"When we go, we take everything with us", Dr. Celik said. "The nurses, equipment, medications and instruments for doing surgery. The nurses work all year around collecting everything for us. Everybody carries one duffel bag of medical supplies and one personal bag", Dr. Celik said the doctors would take

over one wing of a hospital and the patients would just line up to be seen. "We work 16-18 hours a day", he said. "We know we won't be there long, so the more we do the better it is for them". To make matters worse, there is no air conditioning in the hospital or the hotel where they stay. Despite the primitive conditions, Dr. Celik said his biggest regret is that he doesn't get to do the full range of post-operative care that he would like.

Since his retirement, Dr. Celik has volunteered with Doctors Without Borders because he has more time available now. He said Doctors Without Borders is different than the Midwest Medical Mission in that it is a worldwide organization with a financial base of its own. In many countries, he said, they own the hospitals where the doctors work, and they provide all the equipment and medications. Dr. Celik has already done two stints in war-torn Sri Lanka and one in Nigeria, and he may go back to Nigeria again next year. "It's my duty to help", he said.

Turkish Coalition of America Donation to Operation Helping Hands for Cholera Relief in Haiti Fort Lauderdale 

On Wednesday, February 2, 2011 at 11:00AM the Florida Turkish American Association hosted an event with Congresswoman Ileana Ros-Lehtinen at the Florida Turkish Center to commemorate a donation of $50,000 from the Turkish Coalition of America to Operation Helping Hands.  The donation will be used to alleviate the cholera epidemic that has struck Haiti in the aftermath of the earthquake in 2010.

For more information, photos and videos, please click here.

To listen to an interview with one of the FTAA members from the Miami Herald about the unrest in Egypt (FL Congresswoman shares concerns over unrest in Egypt), please click here.

TCA Donates $100,000 to Help Haiti Earthquake Victims

On February 7, 2011,the Turkish Coalition of America (TCA) presented a $ 50,000 donation to Operation Helping Hands to help victims of the devastating earthquake in Haiti.  TCA had previously donated $50,000 to Operation Helping Hands and to Cross International, another relief organization, bringing the total TCA donation for the Haiti relief efforts to $100,000.  The donation ceremony was held at the Florida Turkish American Association (FTAA) Turkish House with the participation of Congresswoman Ileana Ros-Lehtinen (R-FL), Chairwoman of the House Foreign Affairs Committee, in whose district Operation Helping Hands is headquartered, Joe Pena of The United Way and Serap Odabas-Yigit, President of FTAA. Congresswoman Lehtinen praised TCA and Operation Helping Hands for their efforts to provide vital assistance to the people of Haiti. The event received coverage in the Miami Herald and the Bradenton Herald and on local television networks. The Turkish Coalition of America hopes that this donation will provide clean water and vital materials to alleviate the suffering of those suffering from the recent outbreak of cholera said G. Lincoln McCurdy, TCA President. The Turkish American community continues to be responsive to the needs of the Haitian people; and we hope that this donation inspires others to contribute to this worthy cause.  In Haiti, more than 4,000 people have died from cholera and 209,000 have been infected since October. The TCA grant will be used for buying and installing water filtration systems in affected areas in Haiti. These water filtration systems can process 10,000 gallons of water a day and are guaranteed for five years. The funds will also be used for the continued to distribution of personal hygiene kits and water rehydration kits.  "We thank the Turkish Coalition of America for providing this donation to Operation Helping Hands said Joe Pena of The United Way. The continued generosity of TCA has helped our organization and others to provide life-saving supplies to the grief stricken nation of Haiti.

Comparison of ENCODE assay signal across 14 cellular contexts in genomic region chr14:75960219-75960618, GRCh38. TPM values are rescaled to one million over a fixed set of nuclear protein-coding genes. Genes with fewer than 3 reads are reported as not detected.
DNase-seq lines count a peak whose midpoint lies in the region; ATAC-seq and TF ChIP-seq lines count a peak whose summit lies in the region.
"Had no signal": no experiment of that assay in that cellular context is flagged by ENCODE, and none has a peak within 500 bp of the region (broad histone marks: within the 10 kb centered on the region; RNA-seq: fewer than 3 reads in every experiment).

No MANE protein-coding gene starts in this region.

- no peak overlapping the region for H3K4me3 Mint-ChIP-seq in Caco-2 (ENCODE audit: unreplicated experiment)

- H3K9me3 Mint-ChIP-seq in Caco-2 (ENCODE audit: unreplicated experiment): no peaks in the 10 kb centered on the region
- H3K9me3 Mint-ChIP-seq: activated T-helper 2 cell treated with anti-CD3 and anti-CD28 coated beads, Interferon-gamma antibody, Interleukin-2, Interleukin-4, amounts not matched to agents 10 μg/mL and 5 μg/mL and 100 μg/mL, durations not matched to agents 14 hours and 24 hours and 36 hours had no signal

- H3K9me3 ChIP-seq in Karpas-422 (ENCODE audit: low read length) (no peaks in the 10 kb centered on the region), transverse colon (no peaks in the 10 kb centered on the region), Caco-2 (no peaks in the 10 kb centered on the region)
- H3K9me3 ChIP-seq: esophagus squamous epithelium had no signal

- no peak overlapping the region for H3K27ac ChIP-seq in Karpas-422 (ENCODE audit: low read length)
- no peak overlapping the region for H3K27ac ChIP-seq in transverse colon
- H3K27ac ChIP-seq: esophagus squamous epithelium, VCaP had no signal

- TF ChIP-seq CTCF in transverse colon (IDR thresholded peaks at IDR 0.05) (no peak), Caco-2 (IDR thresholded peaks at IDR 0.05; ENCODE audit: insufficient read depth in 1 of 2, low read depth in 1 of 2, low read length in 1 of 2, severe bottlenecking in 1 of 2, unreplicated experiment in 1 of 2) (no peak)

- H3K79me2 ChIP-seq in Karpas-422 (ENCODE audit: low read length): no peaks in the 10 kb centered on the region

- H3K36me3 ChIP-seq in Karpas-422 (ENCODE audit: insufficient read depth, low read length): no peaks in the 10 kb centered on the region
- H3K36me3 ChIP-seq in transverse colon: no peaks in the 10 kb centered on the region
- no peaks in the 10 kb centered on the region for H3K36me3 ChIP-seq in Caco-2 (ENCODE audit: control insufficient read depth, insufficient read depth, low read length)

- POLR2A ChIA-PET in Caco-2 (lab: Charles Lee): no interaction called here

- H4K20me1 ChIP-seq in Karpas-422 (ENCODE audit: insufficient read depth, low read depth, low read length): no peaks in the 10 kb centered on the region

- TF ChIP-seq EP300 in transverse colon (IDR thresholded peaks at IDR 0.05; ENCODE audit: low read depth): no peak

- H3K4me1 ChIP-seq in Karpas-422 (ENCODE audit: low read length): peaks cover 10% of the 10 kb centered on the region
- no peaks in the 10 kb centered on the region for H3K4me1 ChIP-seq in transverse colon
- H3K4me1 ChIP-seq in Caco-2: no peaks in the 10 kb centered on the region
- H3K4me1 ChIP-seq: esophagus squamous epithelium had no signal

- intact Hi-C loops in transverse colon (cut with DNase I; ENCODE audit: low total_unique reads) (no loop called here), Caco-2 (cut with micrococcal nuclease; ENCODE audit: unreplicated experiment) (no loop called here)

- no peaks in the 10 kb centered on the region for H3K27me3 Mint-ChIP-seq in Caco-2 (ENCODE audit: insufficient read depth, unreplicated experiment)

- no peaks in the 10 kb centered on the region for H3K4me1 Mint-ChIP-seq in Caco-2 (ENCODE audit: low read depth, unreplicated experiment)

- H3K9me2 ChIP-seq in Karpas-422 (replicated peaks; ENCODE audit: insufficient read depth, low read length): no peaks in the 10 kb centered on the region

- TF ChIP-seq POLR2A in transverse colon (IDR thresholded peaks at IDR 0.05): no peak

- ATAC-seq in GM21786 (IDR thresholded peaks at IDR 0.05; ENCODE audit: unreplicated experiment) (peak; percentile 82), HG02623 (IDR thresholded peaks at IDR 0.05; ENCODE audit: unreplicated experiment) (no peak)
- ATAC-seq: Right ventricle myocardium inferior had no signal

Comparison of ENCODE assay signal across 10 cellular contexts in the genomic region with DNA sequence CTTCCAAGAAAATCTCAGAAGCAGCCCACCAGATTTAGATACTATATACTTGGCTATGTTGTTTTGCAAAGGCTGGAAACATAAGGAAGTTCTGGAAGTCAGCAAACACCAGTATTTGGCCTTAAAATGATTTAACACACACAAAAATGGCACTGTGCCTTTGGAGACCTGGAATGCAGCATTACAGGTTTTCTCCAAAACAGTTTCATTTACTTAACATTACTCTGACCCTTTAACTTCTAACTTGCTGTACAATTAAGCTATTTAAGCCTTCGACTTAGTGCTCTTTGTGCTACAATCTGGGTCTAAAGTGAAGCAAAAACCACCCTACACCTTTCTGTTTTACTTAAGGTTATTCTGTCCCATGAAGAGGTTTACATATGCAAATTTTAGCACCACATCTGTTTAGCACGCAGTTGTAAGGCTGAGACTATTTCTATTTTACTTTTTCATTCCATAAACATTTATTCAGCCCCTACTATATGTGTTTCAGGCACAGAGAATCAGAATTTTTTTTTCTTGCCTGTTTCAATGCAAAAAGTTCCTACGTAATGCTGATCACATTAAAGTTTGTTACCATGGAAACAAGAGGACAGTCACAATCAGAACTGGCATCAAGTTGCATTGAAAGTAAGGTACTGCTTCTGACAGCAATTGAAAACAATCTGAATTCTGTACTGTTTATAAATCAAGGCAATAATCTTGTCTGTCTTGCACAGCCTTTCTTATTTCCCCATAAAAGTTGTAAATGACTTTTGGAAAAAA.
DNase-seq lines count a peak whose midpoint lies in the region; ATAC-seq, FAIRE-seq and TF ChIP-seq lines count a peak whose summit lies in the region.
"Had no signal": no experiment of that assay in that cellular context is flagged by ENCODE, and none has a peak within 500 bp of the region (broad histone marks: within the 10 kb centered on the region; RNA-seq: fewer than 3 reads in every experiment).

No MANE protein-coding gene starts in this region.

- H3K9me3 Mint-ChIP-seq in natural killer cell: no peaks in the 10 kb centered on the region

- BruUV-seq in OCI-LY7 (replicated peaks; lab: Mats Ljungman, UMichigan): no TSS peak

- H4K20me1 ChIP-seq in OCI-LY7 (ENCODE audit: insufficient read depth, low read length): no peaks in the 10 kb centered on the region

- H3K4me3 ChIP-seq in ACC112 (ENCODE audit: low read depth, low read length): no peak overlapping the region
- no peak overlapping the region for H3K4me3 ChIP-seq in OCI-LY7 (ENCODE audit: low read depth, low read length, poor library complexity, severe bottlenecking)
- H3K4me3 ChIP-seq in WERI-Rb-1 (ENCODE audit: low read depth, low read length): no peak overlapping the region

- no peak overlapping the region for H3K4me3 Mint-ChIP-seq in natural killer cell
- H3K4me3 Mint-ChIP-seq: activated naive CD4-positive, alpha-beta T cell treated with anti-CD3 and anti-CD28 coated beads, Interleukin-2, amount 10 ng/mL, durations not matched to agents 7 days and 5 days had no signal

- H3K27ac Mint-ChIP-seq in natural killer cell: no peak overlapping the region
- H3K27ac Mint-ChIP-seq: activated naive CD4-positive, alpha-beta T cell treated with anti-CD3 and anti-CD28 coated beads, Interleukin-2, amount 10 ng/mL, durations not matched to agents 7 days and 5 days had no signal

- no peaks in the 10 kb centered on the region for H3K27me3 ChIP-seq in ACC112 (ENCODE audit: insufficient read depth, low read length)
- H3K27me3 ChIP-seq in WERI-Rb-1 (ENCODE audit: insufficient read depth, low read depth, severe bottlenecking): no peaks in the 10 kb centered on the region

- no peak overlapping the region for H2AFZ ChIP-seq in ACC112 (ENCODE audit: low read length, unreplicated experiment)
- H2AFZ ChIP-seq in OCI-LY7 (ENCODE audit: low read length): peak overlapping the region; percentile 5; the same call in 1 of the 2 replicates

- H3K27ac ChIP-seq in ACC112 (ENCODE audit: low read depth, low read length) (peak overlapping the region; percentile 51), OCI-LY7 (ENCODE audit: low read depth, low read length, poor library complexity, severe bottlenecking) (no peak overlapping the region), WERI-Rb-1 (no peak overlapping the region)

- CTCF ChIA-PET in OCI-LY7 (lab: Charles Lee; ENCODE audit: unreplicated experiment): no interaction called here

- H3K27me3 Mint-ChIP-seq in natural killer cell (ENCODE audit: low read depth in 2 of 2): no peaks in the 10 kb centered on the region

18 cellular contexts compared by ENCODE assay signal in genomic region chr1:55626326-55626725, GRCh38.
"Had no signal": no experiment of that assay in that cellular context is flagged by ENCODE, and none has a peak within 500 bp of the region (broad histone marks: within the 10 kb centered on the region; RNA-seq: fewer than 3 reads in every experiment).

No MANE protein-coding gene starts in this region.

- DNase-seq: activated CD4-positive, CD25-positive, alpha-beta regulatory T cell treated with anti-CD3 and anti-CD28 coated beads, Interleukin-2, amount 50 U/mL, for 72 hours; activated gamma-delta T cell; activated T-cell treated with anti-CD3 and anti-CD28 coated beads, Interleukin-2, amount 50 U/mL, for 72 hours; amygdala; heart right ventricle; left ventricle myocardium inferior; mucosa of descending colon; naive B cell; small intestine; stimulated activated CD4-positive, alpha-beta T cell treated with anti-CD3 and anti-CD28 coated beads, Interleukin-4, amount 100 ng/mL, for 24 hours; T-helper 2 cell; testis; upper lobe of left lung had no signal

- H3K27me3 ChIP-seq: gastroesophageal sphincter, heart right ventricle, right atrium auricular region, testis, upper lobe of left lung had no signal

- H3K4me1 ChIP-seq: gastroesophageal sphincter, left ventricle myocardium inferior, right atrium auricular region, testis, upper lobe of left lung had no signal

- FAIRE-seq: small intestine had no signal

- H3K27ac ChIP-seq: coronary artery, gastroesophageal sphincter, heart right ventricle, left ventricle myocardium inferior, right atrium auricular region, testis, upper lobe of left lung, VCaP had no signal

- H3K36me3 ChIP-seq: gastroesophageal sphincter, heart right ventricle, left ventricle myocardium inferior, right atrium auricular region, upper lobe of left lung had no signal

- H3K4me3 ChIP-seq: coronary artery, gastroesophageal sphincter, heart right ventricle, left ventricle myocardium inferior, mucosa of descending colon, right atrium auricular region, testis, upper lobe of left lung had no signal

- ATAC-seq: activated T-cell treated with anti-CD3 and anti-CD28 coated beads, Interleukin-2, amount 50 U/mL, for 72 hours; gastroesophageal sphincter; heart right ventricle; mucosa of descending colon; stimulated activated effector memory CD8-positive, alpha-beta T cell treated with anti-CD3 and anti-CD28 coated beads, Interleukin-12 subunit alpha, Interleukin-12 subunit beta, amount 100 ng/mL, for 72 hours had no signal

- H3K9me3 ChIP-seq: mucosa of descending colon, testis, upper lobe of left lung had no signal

For more information on issues related to US-Turkey Relations and Turkish Americans, please visit


Washington, DC 1025 Connecticut Avenue, NW Ste., 1000 Washington DC 20036 Phone: 202-370-1399 ext:4 Fax: 202-370-1398